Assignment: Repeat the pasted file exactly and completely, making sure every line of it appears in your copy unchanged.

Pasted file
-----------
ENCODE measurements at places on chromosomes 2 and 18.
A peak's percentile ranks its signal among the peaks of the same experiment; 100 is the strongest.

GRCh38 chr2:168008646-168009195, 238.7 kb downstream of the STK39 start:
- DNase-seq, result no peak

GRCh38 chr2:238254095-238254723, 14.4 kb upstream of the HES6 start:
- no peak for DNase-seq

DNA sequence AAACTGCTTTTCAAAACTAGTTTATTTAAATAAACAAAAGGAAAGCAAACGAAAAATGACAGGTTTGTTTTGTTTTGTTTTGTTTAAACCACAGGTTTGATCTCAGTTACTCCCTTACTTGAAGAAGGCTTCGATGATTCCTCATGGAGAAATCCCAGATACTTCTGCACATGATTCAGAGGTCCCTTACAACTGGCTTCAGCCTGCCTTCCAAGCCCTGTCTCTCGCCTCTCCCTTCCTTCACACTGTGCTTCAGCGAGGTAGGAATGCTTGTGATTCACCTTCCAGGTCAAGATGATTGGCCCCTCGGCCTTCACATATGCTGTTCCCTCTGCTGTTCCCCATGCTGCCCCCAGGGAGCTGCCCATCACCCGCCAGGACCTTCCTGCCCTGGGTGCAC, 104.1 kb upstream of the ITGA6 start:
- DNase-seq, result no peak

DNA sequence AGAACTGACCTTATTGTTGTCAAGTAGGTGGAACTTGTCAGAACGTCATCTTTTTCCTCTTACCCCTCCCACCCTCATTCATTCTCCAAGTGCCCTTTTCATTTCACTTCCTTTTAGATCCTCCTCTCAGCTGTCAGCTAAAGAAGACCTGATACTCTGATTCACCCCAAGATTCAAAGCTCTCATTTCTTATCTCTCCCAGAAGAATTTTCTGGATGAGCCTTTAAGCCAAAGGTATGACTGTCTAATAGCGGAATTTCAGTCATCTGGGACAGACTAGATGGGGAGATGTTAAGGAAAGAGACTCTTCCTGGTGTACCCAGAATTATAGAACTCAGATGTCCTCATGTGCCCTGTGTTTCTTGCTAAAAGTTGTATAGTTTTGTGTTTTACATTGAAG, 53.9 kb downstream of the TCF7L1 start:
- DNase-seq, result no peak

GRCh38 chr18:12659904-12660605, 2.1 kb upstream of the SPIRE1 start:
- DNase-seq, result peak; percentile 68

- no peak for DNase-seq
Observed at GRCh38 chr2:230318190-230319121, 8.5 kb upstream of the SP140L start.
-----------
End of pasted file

ENCODE measurements at places on chromosomes 2 and 18.
A peak's percentile ranks its signal among the peaks of the same experiment; 100 is the strongest.

GRCh38 chr2:168008646-168009195, 238.7 kb downstream of the STK39 start:
- DNase-seq, result no peak

GRCh38 chr2:238254095-238254723, 14.4 kb upstream of the HES6 start:
- no peak for DNase-seq

DNA sequence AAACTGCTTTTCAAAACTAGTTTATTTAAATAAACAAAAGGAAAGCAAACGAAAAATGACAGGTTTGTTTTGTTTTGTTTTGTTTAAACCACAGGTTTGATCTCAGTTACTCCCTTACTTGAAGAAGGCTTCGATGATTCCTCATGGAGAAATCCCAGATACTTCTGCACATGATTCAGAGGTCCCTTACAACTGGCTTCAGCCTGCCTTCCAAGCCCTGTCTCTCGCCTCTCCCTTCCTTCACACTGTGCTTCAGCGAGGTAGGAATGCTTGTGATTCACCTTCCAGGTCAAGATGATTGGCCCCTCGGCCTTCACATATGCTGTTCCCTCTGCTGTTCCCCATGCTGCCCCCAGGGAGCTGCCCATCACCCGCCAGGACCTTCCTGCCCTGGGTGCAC, 104.1 kb upstream of the ITGA6 start:
- DNase-seq, result no peak

DNA sequence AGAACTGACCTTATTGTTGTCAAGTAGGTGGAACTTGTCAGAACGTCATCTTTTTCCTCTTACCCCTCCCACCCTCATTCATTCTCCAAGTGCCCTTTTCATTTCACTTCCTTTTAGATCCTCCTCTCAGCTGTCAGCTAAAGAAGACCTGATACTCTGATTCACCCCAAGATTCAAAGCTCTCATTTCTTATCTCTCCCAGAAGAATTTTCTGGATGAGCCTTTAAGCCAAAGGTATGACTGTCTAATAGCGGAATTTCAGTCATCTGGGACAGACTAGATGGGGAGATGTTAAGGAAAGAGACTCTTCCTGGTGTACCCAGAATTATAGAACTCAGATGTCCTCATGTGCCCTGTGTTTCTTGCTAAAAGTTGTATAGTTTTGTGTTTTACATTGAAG, 53.9 kb downstream of the TCF7L1 start:
- DNase-seq, result no peak

GRCh38 chr18:12659904-12660605, 2.1 kb upstream of the SPIRE1 start:
- DNase-seq, result peak; percentile 68

- no peak for DNase-seq
Observed at GRCh38 chr2:230318190-230319121, 8.5 kb upstream of the SP140L start.